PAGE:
8 Tips for Your Photography Business Plan

Most of us didn’t have the luxury of going to business school, and with all of the day-to-day activities that it takes to launch, grow and keep a photo business afloat, it’s often difficult to step back and focus on strategy and the large scale plans that will help our business sustain growth rather than just tread water. But it’s arguable that this process is even more important when times are tough, and it’s critical if you’re just getting started and expect to generate real income from photography.

Seeing a talented photographer simply treading water with no business strategy is not a pretty sight. Developing a business plan will help you systematically think through a few key areas of your business. After all, the difference between a professional photographer and an amateur is rarely talent; it’s often hustle and business savvy.

When you pause for a moment to think critically about your photography from a business perspective, you’ll surprise yourself how creative, smart ideas emerge about how you can attract clients and generate more income in a sustainable way. Here are a few key strategies and concrete tips to help you grow your business this year:

Define your products and services

Will clients choose you because you stand out for a unique product (i.e. specialty prints and books) or because you deliver a unique service? Can you clearly articulate what it is that you offer and how you do it better than anyone else?

  • Tip #1: Think about your ideal target customer and how your product and service may ideally address their needs. Can you delight them with a product or service that blows away their expectations?
  • Tip #2: Create a list of the products and services you offer. Determine whether it is of sufficient size, and generates sufficient revenue per sale to cover your cost of doing business and turn a profit.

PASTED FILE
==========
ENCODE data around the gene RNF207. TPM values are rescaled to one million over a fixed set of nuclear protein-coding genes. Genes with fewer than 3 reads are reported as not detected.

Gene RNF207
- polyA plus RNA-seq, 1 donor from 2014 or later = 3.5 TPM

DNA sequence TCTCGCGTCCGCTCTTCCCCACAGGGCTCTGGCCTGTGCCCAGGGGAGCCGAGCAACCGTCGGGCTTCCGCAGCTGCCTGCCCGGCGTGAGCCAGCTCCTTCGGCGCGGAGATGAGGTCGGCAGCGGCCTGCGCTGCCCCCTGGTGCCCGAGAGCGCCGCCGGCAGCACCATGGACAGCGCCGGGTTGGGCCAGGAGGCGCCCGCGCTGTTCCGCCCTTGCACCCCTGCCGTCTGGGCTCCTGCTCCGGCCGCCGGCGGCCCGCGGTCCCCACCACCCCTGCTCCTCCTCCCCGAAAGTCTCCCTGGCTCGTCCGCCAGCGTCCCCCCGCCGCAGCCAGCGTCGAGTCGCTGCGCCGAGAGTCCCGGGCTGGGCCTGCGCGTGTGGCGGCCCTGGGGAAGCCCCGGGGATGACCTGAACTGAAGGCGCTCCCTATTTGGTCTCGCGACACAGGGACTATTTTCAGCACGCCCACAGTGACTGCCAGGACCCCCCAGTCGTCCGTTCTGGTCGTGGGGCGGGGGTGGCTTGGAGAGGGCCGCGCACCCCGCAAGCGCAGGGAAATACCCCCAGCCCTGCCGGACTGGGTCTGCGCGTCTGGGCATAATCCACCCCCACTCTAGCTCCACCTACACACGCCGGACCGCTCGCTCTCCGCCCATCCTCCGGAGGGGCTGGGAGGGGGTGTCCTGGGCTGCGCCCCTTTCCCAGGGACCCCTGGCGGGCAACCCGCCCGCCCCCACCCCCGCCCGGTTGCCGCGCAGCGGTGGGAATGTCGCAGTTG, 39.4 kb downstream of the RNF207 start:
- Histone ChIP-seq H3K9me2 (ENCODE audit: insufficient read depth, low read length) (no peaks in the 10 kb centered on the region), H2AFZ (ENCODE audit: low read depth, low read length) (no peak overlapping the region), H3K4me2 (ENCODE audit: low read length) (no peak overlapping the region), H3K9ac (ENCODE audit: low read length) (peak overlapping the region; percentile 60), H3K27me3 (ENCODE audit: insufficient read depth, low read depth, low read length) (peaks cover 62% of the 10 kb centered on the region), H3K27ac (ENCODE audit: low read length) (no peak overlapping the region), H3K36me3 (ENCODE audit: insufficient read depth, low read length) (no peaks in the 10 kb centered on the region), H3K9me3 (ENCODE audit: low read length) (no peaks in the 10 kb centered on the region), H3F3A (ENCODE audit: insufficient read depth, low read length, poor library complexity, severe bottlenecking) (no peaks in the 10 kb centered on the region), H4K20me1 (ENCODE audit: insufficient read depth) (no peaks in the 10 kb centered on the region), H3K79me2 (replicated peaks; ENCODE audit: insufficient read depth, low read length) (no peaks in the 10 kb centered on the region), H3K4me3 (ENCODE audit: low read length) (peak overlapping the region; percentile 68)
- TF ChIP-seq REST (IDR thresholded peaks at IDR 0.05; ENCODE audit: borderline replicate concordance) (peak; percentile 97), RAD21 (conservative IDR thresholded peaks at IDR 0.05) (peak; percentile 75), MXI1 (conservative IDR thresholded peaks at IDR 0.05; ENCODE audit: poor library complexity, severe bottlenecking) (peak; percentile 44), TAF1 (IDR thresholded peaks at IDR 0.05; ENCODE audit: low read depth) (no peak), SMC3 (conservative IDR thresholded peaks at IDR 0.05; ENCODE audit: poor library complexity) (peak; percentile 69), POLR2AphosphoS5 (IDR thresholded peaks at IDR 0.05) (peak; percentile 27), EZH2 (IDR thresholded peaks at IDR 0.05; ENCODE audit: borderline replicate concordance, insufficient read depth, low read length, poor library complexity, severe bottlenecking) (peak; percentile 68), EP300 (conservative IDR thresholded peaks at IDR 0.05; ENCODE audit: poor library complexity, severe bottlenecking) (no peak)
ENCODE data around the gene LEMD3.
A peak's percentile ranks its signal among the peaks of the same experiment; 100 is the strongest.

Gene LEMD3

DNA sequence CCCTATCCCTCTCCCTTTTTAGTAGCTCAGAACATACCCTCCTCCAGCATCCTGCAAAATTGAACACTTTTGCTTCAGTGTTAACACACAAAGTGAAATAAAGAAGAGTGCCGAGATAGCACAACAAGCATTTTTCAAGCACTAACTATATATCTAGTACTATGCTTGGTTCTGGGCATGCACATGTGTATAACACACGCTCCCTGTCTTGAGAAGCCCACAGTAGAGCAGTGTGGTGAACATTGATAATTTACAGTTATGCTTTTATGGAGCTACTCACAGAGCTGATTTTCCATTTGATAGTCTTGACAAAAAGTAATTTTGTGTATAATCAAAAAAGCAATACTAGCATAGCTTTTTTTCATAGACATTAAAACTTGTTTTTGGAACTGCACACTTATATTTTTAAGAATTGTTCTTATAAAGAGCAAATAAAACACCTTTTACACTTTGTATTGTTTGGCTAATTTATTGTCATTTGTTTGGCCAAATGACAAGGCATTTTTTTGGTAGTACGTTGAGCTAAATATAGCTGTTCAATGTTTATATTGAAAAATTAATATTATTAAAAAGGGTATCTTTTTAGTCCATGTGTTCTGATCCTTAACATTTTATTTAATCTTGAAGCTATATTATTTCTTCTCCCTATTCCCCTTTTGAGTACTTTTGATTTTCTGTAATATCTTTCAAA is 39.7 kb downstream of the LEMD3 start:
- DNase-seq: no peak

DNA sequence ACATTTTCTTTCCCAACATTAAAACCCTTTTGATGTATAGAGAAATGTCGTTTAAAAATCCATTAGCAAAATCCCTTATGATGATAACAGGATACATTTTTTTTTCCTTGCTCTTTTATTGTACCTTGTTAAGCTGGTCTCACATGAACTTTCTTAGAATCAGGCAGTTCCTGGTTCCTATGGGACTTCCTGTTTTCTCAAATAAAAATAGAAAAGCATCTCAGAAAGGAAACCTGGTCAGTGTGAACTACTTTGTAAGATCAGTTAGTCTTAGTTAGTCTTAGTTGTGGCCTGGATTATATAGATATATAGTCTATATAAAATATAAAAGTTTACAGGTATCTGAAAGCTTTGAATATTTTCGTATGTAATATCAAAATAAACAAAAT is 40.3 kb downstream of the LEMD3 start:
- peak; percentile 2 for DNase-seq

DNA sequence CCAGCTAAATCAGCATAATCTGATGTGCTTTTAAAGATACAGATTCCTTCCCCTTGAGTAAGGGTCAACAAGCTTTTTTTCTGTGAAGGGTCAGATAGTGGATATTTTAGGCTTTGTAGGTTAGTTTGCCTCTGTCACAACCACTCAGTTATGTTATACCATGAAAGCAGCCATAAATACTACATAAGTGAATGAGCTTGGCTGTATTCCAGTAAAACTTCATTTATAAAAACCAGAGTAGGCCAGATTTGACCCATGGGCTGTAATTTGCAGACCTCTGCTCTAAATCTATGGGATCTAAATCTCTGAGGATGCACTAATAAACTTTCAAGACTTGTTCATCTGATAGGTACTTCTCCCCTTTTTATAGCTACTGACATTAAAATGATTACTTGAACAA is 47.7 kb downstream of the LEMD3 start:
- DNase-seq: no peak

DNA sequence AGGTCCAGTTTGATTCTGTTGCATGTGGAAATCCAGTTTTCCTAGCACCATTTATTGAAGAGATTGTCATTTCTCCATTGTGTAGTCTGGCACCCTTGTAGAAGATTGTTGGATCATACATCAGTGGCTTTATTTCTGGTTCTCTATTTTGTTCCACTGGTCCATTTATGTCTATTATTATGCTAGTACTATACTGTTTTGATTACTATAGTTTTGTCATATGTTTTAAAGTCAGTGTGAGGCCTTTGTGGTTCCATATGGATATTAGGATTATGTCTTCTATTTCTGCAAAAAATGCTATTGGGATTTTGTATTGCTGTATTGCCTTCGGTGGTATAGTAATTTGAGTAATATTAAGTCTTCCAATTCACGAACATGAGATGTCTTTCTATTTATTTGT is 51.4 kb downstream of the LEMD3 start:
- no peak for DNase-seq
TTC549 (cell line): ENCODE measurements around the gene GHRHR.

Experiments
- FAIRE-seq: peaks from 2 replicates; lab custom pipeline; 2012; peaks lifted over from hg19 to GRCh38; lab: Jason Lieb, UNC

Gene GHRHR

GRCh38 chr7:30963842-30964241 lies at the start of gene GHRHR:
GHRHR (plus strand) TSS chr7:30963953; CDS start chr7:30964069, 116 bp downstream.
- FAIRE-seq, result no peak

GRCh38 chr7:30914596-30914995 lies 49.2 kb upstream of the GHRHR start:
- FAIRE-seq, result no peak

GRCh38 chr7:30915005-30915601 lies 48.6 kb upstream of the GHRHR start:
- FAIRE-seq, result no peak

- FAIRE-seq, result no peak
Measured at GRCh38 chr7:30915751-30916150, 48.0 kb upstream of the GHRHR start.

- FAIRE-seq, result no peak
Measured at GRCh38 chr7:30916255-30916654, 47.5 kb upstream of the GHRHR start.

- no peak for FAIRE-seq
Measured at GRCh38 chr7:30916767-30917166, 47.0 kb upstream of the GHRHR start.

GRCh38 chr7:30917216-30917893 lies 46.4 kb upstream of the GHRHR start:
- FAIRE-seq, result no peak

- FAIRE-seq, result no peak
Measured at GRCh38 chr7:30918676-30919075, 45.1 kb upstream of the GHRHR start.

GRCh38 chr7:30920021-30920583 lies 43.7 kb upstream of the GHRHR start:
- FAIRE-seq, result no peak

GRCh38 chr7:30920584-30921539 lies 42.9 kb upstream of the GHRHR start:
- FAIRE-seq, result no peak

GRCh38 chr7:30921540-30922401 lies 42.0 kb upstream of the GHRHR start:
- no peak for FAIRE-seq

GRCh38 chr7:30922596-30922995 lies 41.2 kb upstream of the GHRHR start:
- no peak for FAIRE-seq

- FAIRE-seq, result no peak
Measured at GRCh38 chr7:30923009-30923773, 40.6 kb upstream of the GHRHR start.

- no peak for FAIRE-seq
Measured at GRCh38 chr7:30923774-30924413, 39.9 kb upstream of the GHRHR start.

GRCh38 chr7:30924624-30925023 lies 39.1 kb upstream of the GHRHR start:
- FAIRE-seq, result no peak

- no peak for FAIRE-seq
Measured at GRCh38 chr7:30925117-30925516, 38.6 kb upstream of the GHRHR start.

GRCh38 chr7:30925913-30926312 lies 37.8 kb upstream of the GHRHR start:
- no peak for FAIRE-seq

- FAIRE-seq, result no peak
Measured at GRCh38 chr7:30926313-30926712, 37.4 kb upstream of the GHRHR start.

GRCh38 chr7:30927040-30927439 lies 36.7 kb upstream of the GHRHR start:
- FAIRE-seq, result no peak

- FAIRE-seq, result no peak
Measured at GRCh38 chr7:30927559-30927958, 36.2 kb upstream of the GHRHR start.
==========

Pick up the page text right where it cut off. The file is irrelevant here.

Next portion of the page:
Create a marketing plan

When it comes to business the “if you build it, they will come” philosophy is just plain false. If you expect to see an increase in clients, you need to market your business to attract those clients. Your marketing plan outlines the activities and timing for when you’ll execute this program.

  • Tip #1: Create a list of current and future marketing activities and a rough estimate of time and money that you will expend on each.
  • Tip #2: Prioritizing the right mix of marketing activities is tough, and will require testing over time. You’ll be able to pick the winners and drop the losers if you focus in on ROI (return on investment). Calculate the payoff in dollars that each initiative will bring in, vs. the time and money needed to execute them. Plan campaigns around high ROI projects.

Build your SEO

Search engine optimization – the art of improving your website to attract visitors via the major search engines – is increasingly the most effective way to attract prospects and generate new business. Your prospects are using search engines to find services like yours. So, when you rank high in search results, you’re being placed directly in their path at a moment when they specifically need you.

  • Tip #1: Create a keyword “hitlist” of 20-50 words that you want your website to rank for – words that your prospects are likely to search for. (e.g. “Model headshots in Houston”)
  • Tip #2: Check these words against Google’s Keyword Tool to determine whether they have appreciable search volume. Modify your list accordingly.

Follow up with old clients

There’s a very detrimental yet human habit that many of us commonly face. Following a project, we often neglect to follow up with our old clients. However, they can be a great source of new work, feedback for improvement, and even referrals.

  • Tip #1: Make a list of the clients you’ve worked with in the past 3 years. If you don’t have their direct contact information, use a social network like LinkedIn to reconnect. Keeping tabs via LinkedIn is a great way to know when old clients start new jobs (and ahem, may need new photography).
  • Tip #2: Consider either sending old clients a portfolio update or even asking for feedback on the prior project. Remind them if necessary of how you worked together, share a link to your website, and make sure they know you’re available for new work.

For more information, PhotoShelter’s 2012 Photo Business Plan Workbook is a free downloadable guide that covers key strategies on how to determine your audience and addressable market, fix your finances, build your social media presence, and tune up your website.

By Allen Murabayashi, PhotoShelter CEO


PhotoShelter is the worldwide leader in photography portfolio websites, photo sales, marketing and archiving tools for photographers.

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